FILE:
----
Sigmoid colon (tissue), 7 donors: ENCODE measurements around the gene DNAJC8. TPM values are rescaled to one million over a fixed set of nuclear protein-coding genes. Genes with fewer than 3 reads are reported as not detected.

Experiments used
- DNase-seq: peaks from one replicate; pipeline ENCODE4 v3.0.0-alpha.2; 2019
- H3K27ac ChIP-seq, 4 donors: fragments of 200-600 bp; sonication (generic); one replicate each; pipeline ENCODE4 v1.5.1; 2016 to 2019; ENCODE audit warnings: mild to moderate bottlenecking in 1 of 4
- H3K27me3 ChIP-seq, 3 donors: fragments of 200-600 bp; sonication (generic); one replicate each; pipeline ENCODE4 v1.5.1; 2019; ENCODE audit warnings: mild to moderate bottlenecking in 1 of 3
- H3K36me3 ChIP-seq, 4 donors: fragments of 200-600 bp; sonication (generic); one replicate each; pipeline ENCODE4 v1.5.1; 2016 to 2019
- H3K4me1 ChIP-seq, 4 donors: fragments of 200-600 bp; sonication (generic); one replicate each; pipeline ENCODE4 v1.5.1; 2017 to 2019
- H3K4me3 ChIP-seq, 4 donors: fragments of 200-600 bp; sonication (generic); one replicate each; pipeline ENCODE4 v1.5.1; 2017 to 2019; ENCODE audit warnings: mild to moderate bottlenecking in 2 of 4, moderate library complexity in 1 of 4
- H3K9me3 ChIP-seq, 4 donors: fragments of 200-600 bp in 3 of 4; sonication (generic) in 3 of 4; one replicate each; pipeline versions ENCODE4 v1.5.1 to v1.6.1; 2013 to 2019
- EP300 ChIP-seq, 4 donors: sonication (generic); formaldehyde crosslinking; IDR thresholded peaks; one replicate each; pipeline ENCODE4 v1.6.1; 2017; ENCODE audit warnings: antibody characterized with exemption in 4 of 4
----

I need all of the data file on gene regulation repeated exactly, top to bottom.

Sigmoid colon (tissue), 7 donors: ENCODE measurements around the gene DNAJC8. TPM values are rescaled to one million over a fixed set of nuclear protein-coding genes. Genes with fewer than 3 reads are reported as not detected.

Experiments used
- DNase-seq: peaks from one replicate; pipeline ENCODE4 v3.0.0-alpha.2; 2019
- H3K27ac ChIP-seq, 4 donors: fragments of 200-600 bp; sonication (generic); one replicate each; pipeline ENCODE4 v1.5.1; 2016 to 2019; ENCODE audit warnings: mild to moderate bottlenecking in 1 of 4
- H3K27me3 ChIP-seq, 3 donors: fragments of 200-600 bp; sonication (generic); one replicate each; pipeline ENCODE4 v1.5.1; 2019; ENCODE audit warnings: mild to moderate bottlenecking in 1 of 3
- H3K36me3 ChIP-seq, 4 donors: fragments of 200-600 bp; sonication (generic); one replicate each; pipeline ENCODE4 v1.5.1; 2016 to 2019
- H3K4me1 ChIP-seq, 4 donors: fragments of 200-600 bp; sonication (generic); one replicate each; pipeline ENCODE4 v1.5.1; 2017 to 2019
- H3K4me3 ChIP-seq, 4 donors: fragments of 200-600 bp; sonication (generic); one replicate each; pipeline ENCODE4 v1.5.1; 2017 to 2019; ENCODE audit warnings: mild to moderate bottlenecking in 2 of 4, moderate library complexity in 1 of 4
- H3K9me3 ChIP-seq, 4 donors: fragments of 200-600 bp in 3 of 4; sonication (generic) in 3 of 4; one replicate each; pipeline versions ENCODE4 v1.5.1 to v1.6.1; 2013 to 2019
- EP300 ChIP-seq, 4 donors: sonication (generic); formaldehyde crosslinking; IDR thresholded peaks; one replicate each; pipeline ENCODE4 v1.6.1; 2017; ENCODE audit warnings: antibody characterized with exemption in 4 of 4